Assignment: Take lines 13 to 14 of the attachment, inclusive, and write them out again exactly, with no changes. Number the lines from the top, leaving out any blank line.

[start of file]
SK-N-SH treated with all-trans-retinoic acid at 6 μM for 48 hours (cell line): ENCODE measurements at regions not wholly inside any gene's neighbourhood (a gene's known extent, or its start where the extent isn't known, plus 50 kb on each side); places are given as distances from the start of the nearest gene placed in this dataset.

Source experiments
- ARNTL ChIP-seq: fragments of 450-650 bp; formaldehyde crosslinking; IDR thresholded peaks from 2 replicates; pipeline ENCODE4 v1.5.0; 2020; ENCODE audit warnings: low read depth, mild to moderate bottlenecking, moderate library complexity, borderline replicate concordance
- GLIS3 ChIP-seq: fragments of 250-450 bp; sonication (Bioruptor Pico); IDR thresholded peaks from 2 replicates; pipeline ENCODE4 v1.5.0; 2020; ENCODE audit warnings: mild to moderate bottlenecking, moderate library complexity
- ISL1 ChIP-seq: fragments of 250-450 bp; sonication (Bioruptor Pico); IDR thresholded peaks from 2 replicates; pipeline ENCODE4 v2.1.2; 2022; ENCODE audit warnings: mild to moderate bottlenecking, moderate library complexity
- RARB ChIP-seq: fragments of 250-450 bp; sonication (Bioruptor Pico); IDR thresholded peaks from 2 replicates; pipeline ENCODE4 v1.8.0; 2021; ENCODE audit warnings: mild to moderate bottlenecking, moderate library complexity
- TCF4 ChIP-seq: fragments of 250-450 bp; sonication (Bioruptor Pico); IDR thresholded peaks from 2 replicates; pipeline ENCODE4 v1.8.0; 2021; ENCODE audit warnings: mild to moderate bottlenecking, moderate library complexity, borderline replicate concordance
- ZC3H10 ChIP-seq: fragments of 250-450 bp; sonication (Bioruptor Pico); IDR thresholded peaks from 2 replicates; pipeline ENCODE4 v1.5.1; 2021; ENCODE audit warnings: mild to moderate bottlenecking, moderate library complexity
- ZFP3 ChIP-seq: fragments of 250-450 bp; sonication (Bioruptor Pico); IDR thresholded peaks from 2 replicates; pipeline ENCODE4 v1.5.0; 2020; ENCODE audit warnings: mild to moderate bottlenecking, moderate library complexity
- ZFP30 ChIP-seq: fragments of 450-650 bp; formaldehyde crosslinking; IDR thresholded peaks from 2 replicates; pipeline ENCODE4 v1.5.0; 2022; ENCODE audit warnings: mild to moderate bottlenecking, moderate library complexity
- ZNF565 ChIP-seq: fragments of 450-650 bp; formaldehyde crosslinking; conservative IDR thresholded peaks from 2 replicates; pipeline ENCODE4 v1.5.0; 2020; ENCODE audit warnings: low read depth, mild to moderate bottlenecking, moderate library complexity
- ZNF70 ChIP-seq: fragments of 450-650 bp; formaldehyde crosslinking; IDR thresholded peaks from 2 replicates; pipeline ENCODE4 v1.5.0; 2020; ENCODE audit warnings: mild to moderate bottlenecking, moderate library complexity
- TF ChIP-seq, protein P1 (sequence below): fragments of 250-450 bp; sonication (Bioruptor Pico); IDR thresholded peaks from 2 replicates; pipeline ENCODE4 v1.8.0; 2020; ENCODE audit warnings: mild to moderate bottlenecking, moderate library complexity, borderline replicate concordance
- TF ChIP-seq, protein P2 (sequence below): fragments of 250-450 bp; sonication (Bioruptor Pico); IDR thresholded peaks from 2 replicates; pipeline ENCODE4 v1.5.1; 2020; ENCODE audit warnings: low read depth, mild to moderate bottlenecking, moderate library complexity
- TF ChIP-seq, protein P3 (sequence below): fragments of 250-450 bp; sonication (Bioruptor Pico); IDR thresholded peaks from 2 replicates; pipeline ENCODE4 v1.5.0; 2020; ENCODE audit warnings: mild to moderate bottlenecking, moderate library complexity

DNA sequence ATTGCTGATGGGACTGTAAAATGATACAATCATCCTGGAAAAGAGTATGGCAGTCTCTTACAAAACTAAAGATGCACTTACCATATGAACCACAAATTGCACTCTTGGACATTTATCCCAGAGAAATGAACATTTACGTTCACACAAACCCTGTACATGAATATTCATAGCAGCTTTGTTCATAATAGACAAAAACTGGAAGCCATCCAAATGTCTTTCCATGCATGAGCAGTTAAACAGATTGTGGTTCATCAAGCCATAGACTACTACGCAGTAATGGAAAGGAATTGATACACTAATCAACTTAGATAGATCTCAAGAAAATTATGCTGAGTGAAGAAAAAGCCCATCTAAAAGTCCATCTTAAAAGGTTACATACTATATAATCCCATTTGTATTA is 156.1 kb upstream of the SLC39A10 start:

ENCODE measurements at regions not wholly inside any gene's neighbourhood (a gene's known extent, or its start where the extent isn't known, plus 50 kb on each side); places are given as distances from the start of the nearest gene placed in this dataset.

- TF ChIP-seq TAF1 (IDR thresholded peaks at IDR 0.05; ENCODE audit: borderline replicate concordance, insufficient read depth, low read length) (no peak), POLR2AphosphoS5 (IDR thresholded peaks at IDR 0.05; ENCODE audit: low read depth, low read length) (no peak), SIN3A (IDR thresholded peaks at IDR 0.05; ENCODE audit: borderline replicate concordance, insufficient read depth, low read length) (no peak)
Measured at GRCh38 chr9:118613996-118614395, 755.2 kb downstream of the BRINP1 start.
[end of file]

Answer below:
- TF ChIP-seq, protein P1 (sequence below): fragments of 250-450 bp; sonication (Bioruptor Pico); IDR thresholded peaks from 2 replicates; pipeline ENCODE4 v1.8.0; 2020; ENCODE audit warnings: mild to moderate bottlenecking, moderate library complexity, borderline replicate concordance
- TF ChIP-seq, protein P2 (sequence below): fragments of 250-450 bp; sonication (Bioruptor Pico); IDR thresholded peaks from 2 replicates; pipeline ENCODE4 v1.5.1; 2020; ENCODE audit warnings: low read depth, mild to moderate bottlenecking, moderate library complexity